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Extinction2010 - Extinction 99 of the species that have...

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Extinction! 99% of the species that have ever lived on earth are extinct. 15 million year old seal Sharktooth Hill, CA Living Fossil : Horseshoe Crabs 450 million year old fossil Extant crab
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Background vs. Mass Extinctions Diversity of Marine Life over the past 600 million years. Borophagine canids Amphicyonids & Hemicyonine bears bears Felids and Nimravids The fossil record reveals that families of organisms wax and wane, ultimately to extinction over some time interval.
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Background vs. Mass Extinctions J. John “Jack” Sepkoski – (1948-1999) University of Chicago First to look at large scale trends in marine communities across time
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Sepkoski’s Marine Communities Cambrian Paleozoic Modern Trilobites Inarticulate brachipods Primitive molluscs Crinoids Articulate brachiopods Cephalopods Graptolites Conodonts Primitive sponges Gastropods Bivalves Fish & sharks Echinoids Advanced sponges Mammals & reptiles Crustaceans Cambrian fauna
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Paleozoic Fauna Sepkoski’s Communities Share similar histories of diversification and decline Time scales of 10 7 -10 8 million years Large scale communities across the Phanerozoic at similar time scales have also been seen in vascular plants and tetrapods
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What else does it show? Increasing diversity over the entire Phanerozoic • Reasons: – Pull of the recent – Ecological diversification Pull of the Recent Artifactual – partially explained by sampling effects (rock record) and human interest bias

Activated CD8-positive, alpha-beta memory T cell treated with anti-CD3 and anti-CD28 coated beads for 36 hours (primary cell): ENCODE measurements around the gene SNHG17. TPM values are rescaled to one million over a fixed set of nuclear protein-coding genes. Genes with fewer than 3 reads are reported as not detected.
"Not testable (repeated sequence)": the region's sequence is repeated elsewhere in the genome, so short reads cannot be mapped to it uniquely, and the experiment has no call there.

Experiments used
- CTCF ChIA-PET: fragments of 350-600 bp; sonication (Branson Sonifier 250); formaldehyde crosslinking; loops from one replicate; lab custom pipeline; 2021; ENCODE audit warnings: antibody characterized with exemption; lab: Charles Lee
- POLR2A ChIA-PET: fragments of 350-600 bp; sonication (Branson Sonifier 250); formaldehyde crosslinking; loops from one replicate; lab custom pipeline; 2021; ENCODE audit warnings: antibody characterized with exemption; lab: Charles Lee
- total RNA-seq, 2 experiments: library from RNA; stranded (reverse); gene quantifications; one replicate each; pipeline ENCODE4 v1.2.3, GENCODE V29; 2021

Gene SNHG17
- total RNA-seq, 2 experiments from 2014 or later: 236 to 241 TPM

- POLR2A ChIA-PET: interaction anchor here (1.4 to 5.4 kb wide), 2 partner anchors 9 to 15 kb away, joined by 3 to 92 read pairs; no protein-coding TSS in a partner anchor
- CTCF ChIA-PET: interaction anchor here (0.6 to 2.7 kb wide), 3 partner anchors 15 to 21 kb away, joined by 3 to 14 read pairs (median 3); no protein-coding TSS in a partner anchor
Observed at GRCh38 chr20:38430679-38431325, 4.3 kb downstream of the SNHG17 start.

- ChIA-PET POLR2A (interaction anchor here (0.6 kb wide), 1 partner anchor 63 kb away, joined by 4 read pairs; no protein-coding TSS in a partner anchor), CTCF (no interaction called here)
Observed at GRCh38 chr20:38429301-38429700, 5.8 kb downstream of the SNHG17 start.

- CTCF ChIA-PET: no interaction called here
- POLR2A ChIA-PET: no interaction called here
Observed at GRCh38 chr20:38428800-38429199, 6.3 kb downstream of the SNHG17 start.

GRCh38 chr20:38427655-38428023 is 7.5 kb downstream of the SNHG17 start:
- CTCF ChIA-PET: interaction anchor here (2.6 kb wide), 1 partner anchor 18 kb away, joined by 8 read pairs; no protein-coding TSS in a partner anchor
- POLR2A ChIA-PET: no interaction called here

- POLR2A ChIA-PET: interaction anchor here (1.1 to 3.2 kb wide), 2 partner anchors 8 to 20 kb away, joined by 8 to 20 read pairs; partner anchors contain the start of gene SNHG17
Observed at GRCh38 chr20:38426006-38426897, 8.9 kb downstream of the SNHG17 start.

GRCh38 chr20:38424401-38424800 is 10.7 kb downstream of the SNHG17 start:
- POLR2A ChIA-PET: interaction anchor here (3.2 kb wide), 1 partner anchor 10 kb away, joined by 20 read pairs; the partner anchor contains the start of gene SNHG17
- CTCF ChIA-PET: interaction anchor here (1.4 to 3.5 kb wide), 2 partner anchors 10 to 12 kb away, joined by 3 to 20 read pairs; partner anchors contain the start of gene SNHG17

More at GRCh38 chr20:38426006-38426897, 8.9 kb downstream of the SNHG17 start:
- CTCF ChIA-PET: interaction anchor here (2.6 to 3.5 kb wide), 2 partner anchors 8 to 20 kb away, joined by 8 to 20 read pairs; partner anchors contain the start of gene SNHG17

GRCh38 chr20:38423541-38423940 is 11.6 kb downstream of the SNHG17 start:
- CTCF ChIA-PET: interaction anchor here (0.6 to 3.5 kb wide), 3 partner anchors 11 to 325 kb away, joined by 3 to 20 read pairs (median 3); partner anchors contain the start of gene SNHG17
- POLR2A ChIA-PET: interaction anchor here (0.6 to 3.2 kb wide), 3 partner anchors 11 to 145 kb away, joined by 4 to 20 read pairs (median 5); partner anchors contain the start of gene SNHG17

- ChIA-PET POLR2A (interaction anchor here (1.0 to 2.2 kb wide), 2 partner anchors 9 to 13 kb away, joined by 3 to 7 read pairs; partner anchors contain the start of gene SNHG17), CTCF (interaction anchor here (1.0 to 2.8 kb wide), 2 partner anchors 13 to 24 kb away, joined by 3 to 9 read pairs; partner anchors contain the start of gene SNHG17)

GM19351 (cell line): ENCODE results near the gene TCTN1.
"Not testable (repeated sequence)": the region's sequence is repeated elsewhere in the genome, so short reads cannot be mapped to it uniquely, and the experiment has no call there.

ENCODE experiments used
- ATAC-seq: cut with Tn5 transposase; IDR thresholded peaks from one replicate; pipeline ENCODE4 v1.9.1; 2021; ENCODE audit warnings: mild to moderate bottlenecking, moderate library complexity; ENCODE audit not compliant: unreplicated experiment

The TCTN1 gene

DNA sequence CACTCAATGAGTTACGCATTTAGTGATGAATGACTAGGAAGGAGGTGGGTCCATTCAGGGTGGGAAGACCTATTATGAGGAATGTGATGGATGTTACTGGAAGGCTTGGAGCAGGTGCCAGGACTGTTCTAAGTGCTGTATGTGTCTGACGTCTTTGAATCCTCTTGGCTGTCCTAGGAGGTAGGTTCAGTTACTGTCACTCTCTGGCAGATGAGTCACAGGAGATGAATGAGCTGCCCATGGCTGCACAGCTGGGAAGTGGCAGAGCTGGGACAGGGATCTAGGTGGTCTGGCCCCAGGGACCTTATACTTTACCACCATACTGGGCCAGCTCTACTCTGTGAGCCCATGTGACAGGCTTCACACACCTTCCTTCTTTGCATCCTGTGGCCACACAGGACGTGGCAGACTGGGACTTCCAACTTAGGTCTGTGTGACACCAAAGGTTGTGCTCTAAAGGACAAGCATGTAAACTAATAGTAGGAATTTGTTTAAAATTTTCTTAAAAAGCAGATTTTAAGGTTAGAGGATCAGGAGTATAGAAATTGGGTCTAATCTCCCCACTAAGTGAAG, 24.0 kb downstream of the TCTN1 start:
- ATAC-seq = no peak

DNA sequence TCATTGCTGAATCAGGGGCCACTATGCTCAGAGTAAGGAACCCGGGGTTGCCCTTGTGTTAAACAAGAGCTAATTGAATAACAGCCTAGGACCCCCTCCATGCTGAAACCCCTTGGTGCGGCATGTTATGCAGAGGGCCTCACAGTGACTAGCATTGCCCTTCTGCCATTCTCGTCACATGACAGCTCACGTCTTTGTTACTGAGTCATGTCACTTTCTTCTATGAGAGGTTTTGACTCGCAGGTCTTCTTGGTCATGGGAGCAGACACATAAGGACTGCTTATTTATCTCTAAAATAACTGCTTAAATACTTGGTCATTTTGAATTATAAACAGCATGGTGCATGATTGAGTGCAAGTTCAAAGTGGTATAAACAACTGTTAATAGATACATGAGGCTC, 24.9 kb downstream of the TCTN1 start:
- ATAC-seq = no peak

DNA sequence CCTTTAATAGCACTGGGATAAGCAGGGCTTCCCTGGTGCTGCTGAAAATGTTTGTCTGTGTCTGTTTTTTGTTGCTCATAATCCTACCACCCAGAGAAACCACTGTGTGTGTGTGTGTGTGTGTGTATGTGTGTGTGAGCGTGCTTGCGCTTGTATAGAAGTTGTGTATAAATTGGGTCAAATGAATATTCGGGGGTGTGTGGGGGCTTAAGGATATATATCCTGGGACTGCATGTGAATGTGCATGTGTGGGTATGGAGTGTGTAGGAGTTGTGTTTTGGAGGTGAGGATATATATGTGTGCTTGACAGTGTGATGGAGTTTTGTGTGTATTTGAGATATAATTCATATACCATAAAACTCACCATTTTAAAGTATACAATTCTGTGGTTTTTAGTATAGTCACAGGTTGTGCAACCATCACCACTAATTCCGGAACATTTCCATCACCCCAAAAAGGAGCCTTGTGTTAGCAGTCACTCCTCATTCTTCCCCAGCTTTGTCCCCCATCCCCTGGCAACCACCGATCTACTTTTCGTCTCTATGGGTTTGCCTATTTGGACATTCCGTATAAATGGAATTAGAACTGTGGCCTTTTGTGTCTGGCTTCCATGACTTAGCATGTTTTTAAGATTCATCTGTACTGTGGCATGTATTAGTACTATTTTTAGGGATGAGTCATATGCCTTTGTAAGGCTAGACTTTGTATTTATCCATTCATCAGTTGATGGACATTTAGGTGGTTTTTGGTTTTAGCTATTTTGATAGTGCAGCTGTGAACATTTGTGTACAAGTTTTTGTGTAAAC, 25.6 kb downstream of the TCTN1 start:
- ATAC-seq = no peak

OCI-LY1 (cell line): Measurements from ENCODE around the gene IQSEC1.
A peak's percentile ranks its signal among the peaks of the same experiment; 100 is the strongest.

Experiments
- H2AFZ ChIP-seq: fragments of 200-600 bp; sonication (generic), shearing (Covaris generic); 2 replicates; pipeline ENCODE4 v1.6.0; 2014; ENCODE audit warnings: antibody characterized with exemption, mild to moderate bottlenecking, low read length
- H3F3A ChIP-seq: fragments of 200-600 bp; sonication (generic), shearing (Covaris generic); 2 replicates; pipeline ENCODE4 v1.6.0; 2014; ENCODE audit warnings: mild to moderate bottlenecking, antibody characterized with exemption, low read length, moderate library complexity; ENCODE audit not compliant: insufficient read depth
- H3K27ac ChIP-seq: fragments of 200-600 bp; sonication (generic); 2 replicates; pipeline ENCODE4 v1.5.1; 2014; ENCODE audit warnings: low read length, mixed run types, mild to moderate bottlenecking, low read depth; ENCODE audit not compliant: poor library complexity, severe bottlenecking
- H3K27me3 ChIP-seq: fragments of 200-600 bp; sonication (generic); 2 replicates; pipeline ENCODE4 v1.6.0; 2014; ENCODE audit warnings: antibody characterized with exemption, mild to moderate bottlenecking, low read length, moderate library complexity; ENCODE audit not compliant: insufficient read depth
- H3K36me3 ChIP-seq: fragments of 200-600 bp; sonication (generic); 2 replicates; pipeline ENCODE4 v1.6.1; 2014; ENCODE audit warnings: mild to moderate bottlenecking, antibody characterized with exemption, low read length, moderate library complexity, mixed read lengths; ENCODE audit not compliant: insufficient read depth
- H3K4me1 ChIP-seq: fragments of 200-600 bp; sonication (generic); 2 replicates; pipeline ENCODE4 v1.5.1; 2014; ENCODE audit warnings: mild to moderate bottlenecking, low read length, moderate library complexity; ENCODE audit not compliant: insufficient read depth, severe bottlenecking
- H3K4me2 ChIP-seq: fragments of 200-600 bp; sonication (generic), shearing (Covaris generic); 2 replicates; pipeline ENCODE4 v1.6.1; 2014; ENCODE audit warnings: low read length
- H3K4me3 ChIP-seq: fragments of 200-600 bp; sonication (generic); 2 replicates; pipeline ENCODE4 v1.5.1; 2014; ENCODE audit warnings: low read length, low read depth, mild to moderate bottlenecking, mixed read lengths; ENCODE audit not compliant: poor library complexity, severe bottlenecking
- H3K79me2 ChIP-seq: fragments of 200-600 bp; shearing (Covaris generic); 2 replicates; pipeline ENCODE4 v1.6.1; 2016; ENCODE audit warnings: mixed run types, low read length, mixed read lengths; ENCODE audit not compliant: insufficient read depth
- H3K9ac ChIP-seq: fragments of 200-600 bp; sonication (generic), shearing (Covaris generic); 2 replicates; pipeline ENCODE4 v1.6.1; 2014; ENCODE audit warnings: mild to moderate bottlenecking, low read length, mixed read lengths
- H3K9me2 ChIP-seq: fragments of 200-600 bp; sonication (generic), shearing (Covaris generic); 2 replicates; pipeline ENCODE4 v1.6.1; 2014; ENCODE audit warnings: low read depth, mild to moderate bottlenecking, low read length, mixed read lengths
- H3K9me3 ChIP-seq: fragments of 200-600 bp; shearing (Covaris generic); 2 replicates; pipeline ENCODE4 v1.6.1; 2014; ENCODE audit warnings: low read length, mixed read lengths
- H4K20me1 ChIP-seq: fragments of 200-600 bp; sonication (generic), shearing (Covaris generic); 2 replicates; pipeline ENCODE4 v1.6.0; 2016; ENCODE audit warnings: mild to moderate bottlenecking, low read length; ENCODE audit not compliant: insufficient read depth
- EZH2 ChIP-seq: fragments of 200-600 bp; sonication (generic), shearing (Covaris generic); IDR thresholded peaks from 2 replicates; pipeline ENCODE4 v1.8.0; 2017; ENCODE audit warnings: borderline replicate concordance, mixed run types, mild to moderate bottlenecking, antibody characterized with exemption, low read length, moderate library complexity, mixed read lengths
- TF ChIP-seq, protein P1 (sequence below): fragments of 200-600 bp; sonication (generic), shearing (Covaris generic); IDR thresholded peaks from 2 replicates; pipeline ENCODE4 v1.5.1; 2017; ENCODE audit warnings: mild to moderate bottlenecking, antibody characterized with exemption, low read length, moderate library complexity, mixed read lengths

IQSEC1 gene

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Ecological Diversification Positive feedback - diversity begets diversity – Creation of ‘ecospace’ e.g. tiering within the marine community Also predator-prey interactions - “escalation” Back to the graph… EXTINCTION 5 major ones: End Ordivician End Devonian End Permian The mother of them all - 90% of all species wiped out End Triassic End Cretaceous - K/T
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Biostratigraphy Geologic Timescale (and dates to know) Oldest minerals Oldest rocks Oldest life First hard parts “Cambrian Explosion” Paleozoic Mesozoic Cenozoic K/T Extinction P/T Extinction Present
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Biostratigraphy at a Major Extinction Mass Extinctions Defined by: – Being global in extent – Affecting marine and terrestrial organisms – Being brief in duration Proposed Causes – Major climatic change – Sea level changes – Volcanism – Plate Tectonics – Extraterrestrial
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The Permo-Triassic (PT R ) Mass Extinction 251 ma The earth 251 ma : Pangaea Location of fossil deposits that include the PT R boundary
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Late Permian seas were teeming with life.
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